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Chromatin Mechanics: Starting Local, Going Global

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thesis
posted on 23.05.2022, 20:53 by Daniel WhitefieldDaniel Whitefield

Exogenous Chromatin Damage or Alteration, or CDA, represents an existential threat to the viability of the cell. It is important to understand the cause of various types of CDA, the direct effect that they have upon the chromatin, and the cell’s natural response in order to either counteract them, in the case of disease or injury, or amplify them in a targeted manner, in the case of cancer treatment. One of the main challenges to overcome is the complexity of biology. One way to simplify this complexity is the use of an orthogonal method, such as measuring the mechanical properties of the system, that takes into account all the individual contributions simultaneously without parsing them out individually. Analogous to this is the way an integral finds the area under a strangely shaped curve by summing an infinite number of infinitesimally thin slices. Directly measuring the motion of chromatin will allow us to study the effect of a particular CDA upon the chromatin without individually measuring the contributions of many participating proteins or pathways. We have specialized in one particular method to accomplish this goal called Sensors from IntraNuclear Kinetics (SINK). Here we demonstrate how SINK can be used to study CDA in vastly different contexts. We begin with site-specific DNA damage (Chapter III) and expand to widespread DNA damage due to chemotherapeutic treatment (Chapter IV). Next, we examine total nuclear remodeling due to viral infection (Chapter V), then move on to remodeling of both chromatin and cytoskeleton for genome-wide damage prevention in response to mechanical stimulus (Chapter VI). We find that SINK allows us to detect patterns other methods could not, which improves our understanding of processes that are already well-studied and enables us to make new discoveries about phenomena that have previously been difficult to study.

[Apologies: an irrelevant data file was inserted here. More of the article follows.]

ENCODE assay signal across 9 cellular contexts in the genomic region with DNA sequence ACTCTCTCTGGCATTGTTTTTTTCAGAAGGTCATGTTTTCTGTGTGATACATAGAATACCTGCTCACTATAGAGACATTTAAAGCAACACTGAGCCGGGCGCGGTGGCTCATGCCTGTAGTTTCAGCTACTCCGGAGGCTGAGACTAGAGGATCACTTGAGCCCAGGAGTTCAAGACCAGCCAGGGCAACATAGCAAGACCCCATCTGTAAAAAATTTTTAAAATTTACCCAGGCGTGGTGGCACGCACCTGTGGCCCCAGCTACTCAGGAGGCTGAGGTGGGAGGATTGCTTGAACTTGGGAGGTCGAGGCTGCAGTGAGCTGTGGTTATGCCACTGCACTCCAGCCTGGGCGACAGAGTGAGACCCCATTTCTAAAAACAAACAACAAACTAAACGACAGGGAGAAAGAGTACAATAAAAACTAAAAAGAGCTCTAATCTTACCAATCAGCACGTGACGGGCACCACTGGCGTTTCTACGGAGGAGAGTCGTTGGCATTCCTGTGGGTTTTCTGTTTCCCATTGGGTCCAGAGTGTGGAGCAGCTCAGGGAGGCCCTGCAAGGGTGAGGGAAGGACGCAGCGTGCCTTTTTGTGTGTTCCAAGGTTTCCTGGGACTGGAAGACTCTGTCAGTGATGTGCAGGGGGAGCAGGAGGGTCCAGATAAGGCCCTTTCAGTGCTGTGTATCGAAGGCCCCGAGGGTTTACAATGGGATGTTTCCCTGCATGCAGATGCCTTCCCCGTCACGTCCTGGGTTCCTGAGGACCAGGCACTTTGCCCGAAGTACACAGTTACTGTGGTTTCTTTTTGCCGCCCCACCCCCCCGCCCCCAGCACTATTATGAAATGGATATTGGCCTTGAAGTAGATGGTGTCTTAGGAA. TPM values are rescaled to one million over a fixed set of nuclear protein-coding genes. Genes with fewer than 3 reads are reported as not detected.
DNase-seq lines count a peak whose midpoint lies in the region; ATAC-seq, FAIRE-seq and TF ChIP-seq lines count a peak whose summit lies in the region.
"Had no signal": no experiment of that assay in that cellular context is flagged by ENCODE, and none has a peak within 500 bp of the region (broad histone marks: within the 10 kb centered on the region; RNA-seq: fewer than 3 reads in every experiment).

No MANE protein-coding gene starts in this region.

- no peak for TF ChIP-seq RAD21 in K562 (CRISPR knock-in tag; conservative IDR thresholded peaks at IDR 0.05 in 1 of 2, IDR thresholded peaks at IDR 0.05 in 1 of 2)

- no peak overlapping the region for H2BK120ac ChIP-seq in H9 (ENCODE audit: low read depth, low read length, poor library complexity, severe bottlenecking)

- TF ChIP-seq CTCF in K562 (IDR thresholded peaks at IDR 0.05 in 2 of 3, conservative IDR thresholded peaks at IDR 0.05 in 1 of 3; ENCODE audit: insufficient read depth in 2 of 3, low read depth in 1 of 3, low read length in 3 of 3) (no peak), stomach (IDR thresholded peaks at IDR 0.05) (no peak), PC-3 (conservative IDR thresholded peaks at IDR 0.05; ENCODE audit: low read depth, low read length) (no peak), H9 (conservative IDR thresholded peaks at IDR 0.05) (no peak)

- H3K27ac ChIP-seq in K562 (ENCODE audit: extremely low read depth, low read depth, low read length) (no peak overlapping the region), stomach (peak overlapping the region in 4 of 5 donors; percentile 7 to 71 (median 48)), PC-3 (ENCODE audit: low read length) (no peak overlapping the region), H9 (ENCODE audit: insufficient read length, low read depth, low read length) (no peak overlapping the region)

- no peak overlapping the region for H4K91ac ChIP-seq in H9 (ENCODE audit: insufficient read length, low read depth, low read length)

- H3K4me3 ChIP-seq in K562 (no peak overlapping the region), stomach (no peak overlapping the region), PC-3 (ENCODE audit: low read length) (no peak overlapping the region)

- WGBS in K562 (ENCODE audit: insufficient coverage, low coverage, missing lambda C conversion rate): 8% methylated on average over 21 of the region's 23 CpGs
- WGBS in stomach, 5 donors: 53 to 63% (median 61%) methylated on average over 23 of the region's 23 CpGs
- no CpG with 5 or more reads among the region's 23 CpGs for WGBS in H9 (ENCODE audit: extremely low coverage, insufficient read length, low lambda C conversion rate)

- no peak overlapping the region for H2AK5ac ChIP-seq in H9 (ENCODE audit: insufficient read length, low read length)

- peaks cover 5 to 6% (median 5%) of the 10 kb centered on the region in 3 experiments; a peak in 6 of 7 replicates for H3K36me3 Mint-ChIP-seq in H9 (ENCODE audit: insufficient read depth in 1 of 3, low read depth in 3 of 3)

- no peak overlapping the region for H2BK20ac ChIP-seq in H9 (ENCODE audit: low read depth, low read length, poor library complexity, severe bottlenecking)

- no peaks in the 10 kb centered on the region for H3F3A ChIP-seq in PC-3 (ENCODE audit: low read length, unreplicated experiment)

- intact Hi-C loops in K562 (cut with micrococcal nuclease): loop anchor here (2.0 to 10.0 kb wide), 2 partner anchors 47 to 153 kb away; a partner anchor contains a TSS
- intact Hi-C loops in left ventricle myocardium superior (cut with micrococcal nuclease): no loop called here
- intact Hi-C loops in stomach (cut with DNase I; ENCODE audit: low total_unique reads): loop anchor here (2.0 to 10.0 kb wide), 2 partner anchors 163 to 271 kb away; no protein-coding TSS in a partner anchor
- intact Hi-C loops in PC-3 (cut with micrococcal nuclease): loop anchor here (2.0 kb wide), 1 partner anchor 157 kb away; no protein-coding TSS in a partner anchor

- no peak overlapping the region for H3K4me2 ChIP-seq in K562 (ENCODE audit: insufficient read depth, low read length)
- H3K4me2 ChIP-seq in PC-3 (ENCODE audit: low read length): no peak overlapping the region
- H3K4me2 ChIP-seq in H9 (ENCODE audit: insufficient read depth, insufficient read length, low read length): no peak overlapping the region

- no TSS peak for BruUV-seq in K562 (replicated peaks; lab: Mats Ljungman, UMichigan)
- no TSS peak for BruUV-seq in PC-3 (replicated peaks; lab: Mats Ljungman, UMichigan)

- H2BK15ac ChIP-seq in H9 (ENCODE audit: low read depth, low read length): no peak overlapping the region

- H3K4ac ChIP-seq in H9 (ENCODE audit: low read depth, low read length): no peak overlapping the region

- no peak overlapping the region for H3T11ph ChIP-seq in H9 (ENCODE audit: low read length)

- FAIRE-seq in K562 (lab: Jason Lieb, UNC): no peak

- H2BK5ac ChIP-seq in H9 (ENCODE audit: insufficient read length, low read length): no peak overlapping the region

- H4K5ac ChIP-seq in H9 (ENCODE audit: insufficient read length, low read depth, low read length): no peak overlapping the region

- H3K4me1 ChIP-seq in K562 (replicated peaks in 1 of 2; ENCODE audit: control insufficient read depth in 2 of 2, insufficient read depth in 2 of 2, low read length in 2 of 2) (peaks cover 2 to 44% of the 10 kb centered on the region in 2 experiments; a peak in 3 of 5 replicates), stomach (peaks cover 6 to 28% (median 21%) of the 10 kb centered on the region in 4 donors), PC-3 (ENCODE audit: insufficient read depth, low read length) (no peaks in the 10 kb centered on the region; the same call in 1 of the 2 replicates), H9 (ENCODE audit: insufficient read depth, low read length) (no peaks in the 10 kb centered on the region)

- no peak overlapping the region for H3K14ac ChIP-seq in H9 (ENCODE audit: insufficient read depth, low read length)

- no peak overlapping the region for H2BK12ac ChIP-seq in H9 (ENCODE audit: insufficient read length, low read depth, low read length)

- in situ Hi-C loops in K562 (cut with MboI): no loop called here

History

Date

04/08/2021

Degree Type

Dissertation

Department

Biomedical Engineering

Degree Name

  • Doctor of Philosophy (PhD)

Advisor(s)

Kris Noel Dahl